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[mlir][spirv] Make SPIRVTypeConverter target environment aware

Authored by antiagainst on Mar 16 2020, 11:53 AM.



Non-32-bit scalar types requires special hardware support that may
not exist on all Vulkan-capable GPUs. This is reflected as non-32-bit
scalar types require special capabilities or extensions to be used.
This commit makes SPIRVTypeConverter target environment aware so
that it can properly convert standard types to what is accepted on
the target environment.

Right now if a scalar type bitwidth is not supported in the target
environment, we use 32-bit unconditionally. This requires Vulkan
runtime to also feed in data with a matched bitwidth and layout,
especially for interface types. The Vulkan runtime can do that by
inspecting the SPIR-V module. Longer term, we might want to introduce
a way to control how such case are handled and explicitly fail
if wanted.

Depends On D76243

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antiagainst created this revision.Mar 16 2020, 11:53 AM
mravishankar requested changes to this revision.Mar 16 2020, 1:07 PM

Awesome! THis is a very clean solution


Cant we do this right now? If any tests failed we can update the extension/capability accordingly and not just force expand right?


I understand that this is maintaining functionality. I am actually not sure it is a good thing to lower from TensorType directly into SPIR-V type. SPIRV Array Type is not an SSA data-structure. It is a load/store data-structure. Please remove this. We should never have supported this in the first place.

This revision now requires changes to proceed.Mar 16 2020, 1:07 PM
antiagainst marked 4 inline comments as done.

Address comments

antiagainst added inline comments.Mar 17 2020, 6:57 AM

I'd prefer to defer this given it's not needed immediately and this commit is already ~1000 LOC change. The TODO here is not meant for tests. For tests where we care about the type conversions, we should probably test both with and without capabilities. For tests where we don't care about type conversions, it does not matter. This is for real-world use cases. Given a hardware implementation, the extension/capabilities are already predetermined; adding more does not work and we must dance inside the boundaries here. I'd assume this is the majority of the use cases.


There is complication here. The type conversion was introduced for lowering constant tensors ( In SPIR-V one creates composite (vector/matrix/array/struct) constants with OpConstantComposite to embed relative large constant values and use OpCompositeExtract and OpCompositeInsert. So array types are not only just used in the load/store way; they can also be used in an SSA way like what we do for vectors.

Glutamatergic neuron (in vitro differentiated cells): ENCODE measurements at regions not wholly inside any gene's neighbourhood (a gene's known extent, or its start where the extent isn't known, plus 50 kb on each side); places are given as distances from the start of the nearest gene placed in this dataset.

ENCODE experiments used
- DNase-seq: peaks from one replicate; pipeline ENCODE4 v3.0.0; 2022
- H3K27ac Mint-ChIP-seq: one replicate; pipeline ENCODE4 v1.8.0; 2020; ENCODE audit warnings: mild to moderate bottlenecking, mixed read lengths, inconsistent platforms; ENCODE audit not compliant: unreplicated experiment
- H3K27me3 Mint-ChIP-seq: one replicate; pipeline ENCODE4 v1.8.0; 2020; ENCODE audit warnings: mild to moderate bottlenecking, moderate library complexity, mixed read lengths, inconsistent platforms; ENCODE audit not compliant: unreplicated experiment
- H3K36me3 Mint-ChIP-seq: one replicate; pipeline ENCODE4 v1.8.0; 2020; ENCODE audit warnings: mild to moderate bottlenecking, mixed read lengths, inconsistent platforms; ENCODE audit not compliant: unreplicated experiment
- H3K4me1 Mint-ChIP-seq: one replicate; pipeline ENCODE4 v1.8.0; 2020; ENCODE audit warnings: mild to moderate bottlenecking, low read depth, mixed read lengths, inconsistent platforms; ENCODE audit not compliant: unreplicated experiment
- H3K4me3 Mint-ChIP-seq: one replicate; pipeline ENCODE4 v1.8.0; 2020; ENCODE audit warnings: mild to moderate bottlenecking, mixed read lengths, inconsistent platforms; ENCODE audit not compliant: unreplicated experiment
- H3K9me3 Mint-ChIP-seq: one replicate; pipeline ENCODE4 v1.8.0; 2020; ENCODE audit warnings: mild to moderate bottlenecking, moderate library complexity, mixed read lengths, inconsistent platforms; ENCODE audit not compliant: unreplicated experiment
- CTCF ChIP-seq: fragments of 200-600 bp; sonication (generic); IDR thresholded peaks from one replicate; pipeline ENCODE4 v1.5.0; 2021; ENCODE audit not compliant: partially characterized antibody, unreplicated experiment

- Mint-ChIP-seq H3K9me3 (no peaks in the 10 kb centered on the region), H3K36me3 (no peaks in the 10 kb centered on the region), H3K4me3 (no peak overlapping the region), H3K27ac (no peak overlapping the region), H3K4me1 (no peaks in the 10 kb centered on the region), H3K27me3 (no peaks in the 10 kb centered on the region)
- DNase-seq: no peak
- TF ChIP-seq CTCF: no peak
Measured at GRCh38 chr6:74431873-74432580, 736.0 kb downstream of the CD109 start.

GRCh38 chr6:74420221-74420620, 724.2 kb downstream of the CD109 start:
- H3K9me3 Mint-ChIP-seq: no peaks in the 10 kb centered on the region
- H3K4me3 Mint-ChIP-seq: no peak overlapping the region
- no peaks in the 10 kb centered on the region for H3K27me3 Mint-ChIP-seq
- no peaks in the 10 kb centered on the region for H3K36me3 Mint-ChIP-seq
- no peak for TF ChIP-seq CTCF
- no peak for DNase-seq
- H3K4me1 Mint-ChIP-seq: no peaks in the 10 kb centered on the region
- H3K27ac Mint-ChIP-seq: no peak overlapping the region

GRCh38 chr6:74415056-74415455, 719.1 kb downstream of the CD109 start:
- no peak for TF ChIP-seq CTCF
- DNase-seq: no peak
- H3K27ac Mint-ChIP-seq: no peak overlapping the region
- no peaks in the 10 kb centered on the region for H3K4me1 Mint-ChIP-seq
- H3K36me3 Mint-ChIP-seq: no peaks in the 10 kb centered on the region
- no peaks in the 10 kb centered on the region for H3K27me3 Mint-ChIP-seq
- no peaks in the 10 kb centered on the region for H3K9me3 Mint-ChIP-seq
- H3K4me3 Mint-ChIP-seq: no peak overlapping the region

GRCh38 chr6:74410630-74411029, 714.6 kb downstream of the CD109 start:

I guess the real problem is that in some frontend dialect (like TensorFlow) all things are represented as tensors, even for scalars. So this forced the tensor abstraction down the stack sometimes, especially during every development stage. I would think it's better to actually turn some constant tensors into constant vectors in a pre-pass so it's cleaner.

Added some comments.

mravishankar accepted this revision.Mar 17 2020, 9:10 AM
mravishankar marked 2 inline comments as done.
mravishankar added inline comments.

Sorry I wasnt being clear. I meant that for tests that fail we add the extension/capabilities needed. For the "real-world" use case where the extension/capability comes from the hardware, the type conversion should fail (and not force expand). But its fine to force expand for now and revisit later.


Forgot about constants. That make sense. Thanks for the explanation.

This revision is now accepted and ready to land.Mar 17 2020, 9:10 AM
antiagainst marked an inline comment as done.Mar 18 2020, 6:30 AM
antiagainst added inline comments.

Yeah, agreed. I think a more appropriate approach is we emulate the support for shorter bitwidth if the target hardware does not support it directly. For example, if the target hardware does not support 16bit values in StorageBuffer, instead of forcing the runtime to cast all 16bit values from buffer A into 32-bit values into another buffer B and pass buffer B to the shader, we should do the magic in the compiler to treat every 32-bit value as two 16-bit values and use bitmasks to load/store and adjust offsets so that the runtime does not need to do the cast and we can save memory bandwidth. But you can see this is quite complicated. I'll look into supporting that later.

This revision was automatically updated to reflect the committed changes.